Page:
Labour tries innovative strategy of breaking political promises BEFORE they are elected

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The Labour Party has turned its back on the tried-and-tested method of breaking political promises after being elected by breaking one just before a general election.

Labour has backed away from its pledge to spend £28bn a year on green initiatives, all before an election where they could have pretended it’s still true.

Shadow Minister Rachel Reeves also went on to say that Labour needs to be responsible with the public finances, given the catastrophic economic management of the current government – once again, a tactic usually reserved for after you’ve won an election.

Simon Williams told us, “It’s fairly normal for political parties to break promises. They all do it. Some of them on an almost daily basis. They promise the world on the campaign trail, and then they backtrack when they’re in office, blaming things like ‘unforeseen circumstances’, or the ‘dire state of the national finances’ thanks to the previous incumbent. Greg Hands is still blaming the previous Labour government for Tory fiscal policies fourteen years later.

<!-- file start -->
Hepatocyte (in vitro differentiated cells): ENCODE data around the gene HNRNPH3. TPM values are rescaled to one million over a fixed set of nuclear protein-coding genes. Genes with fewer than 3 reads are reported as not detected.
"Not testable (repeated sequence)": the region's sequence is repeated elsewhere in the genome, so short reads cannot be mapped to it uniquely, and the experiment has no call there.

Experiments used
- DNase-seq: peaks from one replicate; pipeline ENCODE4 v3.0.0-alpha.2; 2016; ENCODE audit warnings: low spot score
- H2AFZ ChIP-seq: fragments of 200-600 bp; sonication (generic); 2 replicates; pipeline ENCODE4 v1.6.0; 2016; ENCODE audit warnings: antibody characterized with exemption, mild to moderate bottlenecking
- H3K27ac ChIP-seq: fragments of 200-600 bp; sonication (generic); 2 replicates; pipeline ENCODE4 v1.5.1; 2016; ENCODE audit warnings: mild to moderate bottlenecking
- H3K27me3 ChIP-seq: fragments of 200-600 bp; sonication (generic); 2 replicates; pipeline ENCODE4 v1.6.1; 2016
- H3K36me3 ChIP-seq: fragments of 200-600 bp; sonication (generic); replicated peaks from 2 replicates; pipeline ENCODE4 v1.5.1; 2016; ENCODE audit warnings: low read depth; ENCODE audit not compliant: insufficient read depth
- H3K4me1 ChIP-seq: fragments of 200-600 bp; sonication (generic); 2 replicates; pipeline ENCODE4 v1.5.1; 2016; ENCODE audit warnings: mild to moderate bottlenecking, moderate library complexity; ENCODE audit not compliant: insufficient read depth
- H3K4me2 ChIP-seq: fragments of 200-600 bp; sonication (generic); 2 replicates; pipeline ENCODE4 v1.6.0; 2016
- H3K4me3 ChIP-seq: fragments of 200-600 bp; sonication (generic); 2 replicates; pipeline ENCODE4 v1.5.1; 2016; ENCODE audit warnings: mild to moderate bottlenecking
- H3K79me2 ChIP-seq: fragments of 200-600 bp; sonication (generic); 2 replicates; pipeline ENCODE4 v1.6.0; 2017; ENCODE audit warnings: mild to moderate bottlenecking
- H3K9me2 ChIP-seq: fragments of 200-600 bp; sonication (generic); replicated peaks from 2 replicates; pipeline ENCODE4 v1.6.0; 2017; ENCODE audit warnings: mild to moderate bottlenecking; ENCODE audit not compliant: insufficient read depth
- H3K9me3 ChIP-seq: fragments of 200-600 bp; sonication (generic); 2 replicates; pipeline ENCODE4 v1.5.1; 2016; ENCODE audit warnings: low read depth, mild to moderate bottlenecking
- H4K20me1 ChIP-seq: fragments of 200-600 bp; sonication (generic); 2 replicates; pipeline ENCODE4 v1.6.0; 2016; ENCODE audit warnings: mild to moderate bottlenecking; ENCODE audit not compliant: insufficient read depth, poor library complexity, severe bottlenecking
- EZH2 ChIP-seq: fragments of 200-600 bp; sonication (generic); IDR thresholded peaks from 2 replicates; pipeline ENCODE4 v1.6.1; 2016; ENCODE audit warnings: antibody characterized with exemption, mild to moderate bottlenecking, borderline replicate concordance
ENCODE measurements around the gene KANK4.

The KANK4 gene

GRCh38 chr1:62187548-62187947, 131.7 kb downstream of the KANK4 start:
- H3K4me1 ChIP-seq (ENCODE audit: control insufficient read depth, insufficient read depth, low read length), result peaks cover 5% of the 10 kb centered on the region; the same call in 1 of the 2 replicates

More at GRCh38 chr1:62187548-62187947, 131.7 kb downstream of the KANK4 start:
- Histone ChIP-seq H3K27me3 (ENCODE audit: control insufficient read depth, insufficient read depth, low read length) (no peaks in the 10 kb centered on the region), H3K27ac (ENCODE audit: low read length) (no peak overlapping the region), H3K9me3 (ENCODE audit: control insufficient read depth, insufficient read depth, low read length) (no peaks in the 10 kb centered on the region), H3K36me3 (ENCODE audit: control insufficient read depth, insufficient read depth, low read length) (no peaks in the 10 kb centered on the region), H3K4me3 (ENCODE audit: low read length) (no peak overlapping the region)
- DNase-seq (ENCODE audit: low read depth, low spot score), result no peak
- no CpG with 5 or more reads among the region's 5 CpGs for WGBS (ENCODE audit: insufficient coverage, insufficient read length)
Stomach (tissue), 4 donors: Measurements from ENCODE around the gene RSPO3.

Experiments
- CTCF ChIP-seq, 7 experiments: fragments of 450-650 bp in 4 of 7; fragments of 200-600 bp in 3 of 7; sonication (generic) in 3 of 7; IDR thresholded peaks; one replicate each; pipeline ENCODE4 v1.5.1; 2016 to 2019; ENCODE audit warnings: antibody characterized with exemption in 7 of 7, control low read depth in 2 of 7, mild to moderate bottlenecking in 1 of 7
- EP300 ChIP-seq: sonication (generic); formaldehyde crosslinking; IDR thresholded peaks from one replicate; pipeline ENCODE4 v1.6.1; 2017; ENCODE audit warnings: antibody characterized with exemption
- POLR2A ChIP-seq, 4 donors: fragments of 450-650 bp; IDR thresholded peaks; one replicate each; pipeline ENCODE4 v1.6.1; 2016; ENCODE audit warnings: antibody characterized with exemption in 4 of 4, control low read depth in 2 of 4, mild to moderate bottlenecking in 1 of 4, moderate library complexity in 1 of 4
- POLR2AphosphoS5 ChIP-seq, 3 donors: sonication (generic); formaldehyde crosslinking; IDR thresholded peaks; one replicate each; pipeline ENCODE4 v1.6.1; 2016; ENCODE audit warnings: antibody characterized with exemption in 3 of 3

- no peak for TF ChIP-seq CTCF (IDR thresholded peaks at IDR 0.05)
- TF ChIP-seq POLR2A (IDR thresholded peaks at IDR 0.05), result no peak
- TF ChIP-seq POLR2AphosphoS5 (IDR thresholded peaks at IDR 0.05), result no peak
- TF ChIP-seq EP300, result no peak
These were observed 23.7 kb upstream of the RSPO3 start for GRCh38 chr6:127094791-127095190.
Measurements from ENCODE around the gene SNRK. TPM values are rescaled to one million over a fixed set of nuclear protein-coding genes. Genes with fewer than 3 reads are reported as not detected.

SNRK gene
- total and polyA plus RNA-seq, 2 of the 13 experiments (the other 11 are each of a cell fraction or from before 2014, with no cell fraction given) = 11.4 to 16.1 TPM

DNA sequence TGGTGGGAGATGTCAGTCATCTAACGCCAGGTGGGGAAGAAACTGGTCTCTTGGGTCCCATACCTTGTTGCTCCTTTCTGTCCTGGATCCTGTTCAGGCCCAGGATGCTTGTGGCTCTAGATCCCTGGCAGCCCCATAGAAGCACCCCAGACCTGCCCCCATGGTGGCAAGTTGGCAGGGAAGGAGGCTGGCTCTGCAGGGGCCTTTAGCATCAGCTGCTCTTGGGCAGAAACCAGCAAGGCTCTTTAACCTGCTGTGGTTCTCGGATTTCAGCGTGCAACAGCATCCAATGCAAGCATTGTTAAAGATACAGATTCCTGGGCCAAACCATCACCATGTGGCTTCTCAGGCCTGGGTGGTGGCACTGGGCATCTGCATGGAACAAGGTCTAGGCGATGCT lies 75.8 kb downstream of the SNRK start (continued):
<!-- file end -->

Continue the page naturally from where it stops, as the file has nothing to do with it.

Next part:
“It’s extremely brave for a politician to break a promise before they’ve actually won an election.”

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Voter Derek Matthews rejected this move towards radical honesty and insisted he preferred being lied to by his politicians.

He told us, “This sort of radical honesty will never take off. They will fail, they will lose the election, and it will be because they told the truth. The stupid idiots.

“As an electorate, we want to be lied to. We crave it. It’s an addiction, and we’re about a hundred years from anyone trying to stage an intervention.

“If you don’t believe me, look at the repeated reinventions of Nigel Farage, we absolutely love a good lie in this country.”

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